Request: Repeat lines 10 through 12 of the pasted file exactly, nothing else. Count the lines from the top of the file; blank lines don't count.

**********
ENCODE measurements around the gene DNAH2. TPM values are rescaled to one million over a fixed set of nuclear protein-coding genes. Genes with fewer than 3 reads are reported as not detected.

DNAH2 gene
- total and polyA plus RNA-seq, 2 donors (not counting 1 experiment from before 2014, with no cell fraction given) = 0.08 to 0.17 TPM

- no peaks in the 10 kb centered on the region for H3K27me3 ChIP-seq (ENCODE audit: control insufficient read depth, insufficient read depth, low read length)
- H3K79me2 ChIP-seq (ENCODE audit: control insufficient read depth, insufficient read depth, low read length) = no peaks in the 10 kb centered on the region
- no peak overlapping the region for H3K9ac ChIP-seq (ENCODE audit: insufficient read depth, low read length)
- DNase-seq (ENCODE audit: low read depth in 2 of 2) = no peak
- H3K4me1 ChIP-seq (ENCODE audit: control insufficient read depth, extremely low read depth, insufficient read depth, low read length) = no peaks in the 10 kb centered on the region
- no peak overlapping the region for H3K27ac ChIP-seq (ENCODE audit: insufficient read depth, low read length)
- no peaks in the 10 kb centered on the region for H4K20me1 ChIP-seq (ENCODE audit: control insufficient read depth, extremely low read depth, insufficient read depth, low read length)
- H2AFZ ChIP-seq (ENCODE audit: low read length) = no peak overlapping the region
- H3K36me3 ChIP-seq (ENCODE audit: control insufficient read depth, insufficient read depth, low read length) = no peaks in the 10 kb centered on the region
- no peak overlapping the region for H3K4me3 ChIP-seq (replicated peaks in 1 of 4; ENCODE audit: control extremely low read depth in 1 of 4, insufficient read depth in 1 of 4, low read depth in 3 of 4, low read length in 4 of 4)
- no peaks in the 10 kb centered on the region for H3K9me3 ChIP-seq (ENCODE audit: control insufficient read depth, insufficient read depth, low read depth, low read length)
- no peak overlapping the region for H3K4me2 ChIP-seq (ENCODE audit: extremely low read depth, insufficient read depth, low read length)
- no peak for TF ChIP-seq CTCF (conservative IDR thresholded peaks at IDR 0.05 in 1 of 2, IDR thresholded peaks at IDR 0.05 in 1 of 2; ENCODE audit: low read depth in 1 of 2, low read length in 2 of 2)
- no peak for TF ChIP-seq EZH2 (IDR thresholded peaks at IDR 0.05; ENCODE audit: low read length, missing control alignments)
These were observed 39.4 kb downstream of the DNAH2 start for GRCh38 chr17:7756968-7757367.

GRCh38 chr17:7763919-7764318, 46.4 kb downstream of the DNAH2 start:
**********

- no peaks in the 10 kb centered on the region for H4K20me1 ChIP-seq (ENCODE audit: control insufficient read depth, extremely low read depth, insufficient read depth, low read length)
- H2AFZ ChIP-seq (ENCODE audit: low read length) = no peak overlapping the region
- H3K36me3 ChIP-seq (ENCODE audit: control insufficient read depth, insufficient read depth, low read length) = no peaks in the 10 kb centered on the region